The three-man team of House Appropriations panel chairman Rolando Andaya Jr.,  Albay Rep. Edcel Lagman and San Juan Rep. Ronaldo Zamora, who met their Senate counterparts, refused to comment as of press of time.

Earlier, Andaya reiterated that the budget itemization implemented by the lower chamber was within the parameters of  the Bicameral Committee Report ratified by each chamber.

He said the House only itemized the lump-sum fund and did not change what was agreed upon in the bicameral conference committee.

Palace review

Panelo, meanwhile, said the Palace review will not take long. “Knowing the President, he will act on it immediately because we need a new budget,” he said.

The Department of Budget and Management (DBM) also released a circular letter on the release of funds for the second quarter of 2019.

“Pending enactment of the General Appropriations Act for FY 2019, all operating units, i.e., agencies of the national government receiving allotment/notice of cash allocation directly from DBM, are authorized to obligate the amount corresponding to their actual requirements under the regular budget for the second quarter of FY 2010 but not to exceed the following percentages,” read the circular letter No. 2019-07 dated March 26 signed by DBM Officer-In-Charge Janet B. Abuel.

Among those classified under “Chargeable Against Agency-Specific Budget” were 25 percent each for Personnel Services (PS), Maintenance and Other Operating Expenses (MOOE), Capital Outlays (CO), and capitalized wages and salaries.

Twenty-five percent of the PS level using salary requirements as of end-2018 are authorized to be obligated but not to exceed the level provided under the 2019 National Expenditure Program (NEP).

This PS level excludes built-in funds in the agency for the creation of positions, inclusive of the required government premiums in Philippine Health Insurance Corporation and Employees Insurance Premiums, midyear bonus and clothing and uniform allowance.

As for MOOE, CO, and capitalized wages and salaries, 25 percent of regular programs and ongoing foreign-assisted and locally funded projects under the 2018 GAA and the 2019 NEP, whichever has the lower amount, are allowed.

Under those classified under “Chargeable against Automatic Appropriation” aree Retirement and Life Insurance Premiums, equivalent to 12 percent of the salaries component of this item as well as the corresponding RLIP to the fourth tranche compensation adjustments pursuant to Executive Order No. 201, s. 2016, as amended by EO No. 76 s. 2019, and National Budget Circular No. 573 s. 2018.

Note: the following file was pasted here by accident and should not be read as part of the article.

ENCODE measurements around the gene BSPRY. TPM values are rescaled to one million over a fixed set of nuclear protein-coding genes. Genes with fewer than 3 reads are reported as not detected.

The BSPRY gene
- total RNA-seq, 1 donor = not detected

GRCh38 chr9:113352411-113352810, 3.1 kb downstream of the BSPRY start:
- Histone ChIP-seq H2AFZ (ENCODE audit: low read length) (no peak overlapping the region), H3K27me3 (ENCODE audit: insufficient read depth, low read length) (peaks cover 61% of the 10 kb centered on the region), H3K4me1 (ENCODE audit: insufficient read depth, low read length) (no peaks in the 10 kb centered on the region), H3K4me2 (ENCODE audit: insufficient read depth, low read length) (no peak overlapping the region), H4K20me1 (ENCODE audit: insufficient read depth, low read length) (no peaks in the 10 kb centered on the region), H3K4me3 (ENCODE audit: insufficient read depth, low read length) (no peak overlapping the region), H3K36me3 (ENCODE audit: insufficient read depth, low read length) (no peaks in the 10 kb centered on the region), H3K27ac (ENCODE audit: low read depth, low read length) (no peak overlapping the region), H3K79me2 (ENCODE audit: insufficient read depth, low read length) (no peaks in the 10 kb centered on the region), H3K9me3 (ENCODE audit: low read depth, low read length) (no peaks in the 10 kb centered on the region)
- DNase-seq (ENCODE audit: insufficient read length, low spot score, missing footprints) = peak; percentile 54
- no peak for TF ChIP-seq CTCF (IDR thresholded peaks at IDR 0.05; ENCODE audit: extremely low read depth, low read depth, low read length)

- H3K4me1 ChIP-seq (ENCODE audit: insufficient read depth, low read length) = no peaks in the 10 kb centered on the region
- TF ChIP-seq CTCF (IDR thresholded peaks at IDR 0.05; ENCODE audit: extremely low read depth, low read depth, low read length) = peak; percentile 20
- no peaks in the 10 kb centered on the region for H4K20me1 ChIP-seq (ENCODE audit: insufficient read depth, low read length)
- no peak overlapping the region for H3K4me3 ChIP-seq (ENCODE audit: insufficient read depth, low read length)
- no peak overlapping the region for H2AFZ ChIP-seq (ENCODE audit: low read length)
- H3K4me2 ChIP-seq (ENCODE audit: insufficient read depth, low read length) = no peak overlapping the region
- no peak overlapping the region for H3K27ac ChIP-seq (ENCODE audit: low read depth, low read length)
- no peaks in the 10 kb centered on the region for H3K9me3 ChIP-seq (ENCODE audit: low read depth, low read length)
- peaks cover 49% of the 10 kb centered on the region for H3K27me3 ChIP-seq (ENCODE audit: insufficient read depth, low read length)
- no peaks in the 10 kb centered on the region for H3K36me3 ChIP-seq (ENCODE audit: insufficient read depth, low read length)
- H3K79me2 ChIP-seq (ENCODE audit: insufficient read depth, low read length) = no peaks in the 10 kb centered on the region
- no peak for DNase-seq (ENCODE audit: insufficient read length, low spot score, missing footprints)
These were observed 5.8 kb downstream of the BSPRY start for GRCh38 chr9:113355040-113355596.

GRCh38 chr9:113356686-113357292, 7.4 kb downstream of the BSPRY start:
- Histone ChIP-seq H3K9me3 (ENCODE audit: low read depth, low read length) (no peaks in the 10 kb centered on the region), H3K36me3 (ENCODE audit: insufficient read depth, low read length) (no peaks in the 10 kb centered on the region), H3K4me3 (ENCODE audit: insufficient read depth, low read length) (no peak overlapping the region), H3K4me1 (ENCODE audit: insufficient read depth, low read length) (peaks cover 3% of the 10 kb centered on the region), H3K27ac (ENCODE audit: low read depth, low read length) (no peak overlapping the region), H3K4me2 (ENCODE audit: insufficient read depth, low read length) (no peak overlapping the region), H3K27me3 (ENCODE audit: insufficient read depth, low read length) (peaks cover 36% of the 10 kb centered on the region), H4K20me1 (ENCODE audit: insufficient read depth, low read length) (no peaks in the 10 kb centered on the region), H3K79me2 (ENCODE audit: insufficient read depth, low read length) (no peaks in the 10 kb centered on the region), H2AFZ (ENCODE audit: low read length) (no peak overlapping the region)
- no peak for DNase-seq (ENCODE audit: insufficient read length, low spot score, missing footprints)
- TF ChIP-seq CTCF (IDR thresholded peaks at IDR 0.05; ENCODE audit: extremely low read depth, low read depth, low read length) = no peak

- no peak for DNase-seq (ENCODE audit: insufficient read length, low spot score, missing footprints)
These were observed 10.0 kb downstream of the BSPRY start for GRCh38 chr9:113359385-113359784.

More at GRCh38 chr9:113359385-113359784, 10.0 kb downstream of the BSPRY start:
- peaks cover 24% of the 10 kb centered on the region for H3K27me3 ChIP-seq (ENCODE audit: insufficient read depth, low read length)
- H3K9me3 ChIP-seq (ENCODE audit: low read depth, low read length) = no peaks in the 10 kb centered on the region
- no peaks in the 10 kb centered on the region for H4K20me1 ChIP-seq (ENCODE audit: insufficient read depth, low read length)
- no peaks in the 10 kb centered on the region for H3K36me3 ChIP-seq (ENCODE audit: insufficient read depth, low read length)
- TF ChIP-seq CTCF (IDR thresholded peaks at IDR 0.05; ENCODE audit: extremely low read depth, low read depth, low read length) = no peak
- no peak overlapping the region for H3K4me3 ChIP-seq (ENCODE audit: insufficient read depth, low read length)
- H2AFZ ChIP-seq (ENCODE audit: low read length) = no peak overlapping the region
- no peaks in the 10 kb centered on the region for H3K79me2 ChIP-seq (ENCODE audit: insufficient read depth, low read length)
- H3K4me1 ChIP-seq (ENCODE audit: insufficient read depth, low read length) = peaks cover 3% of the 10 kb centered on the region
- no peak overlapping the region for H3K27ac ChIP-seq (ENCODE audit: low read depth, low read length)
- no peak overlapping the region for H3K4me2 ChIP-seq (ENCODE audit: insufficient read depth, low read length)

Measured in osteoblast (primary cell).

Meanwhile, the DBM will issue a Special Allotment Release Order (Saro) for items which are not covered by obligational authority, such as:

  • Budgetary Support to Government-Owned and Controlled Corporations which are fully depended on national government assistance or are heavily subsidized, Internal Revenue Allotment of provinces, citiies, municipalities, and barangays, requirements of the fourth tranche compensation adjustments, inclusive of required government premiums in PhilHealth, and ECIP.
  • Centrally managed items of department agencies/chargeable against Regular Budget FY 2018 GAA as reenacted
  • Charges against the Pension and Gratuity Fund, as reenacted, for the actual requirements for retired government employees and actual requirements for pension benefits of military and uniformed personnel; the amount of releases shall be based on the number of pensioners and rates as of December 31, 2018.
  • Charges against other Special Purpose Funds such as Budgetary Support to Government Corporations (BSGC), Miscellaneous Personnel Benefits Funds (MPBF), Contingent Fund (CF), among others;
  • Chargeable against Automatic Appropriations such as Special Accounts in the General Fund of Agencies.
  • All Saros to be issued chargeable against the FY 2018 Budget as outlined in the said circular shall be valid for obligation while the 2019 GAA is not yet in effect.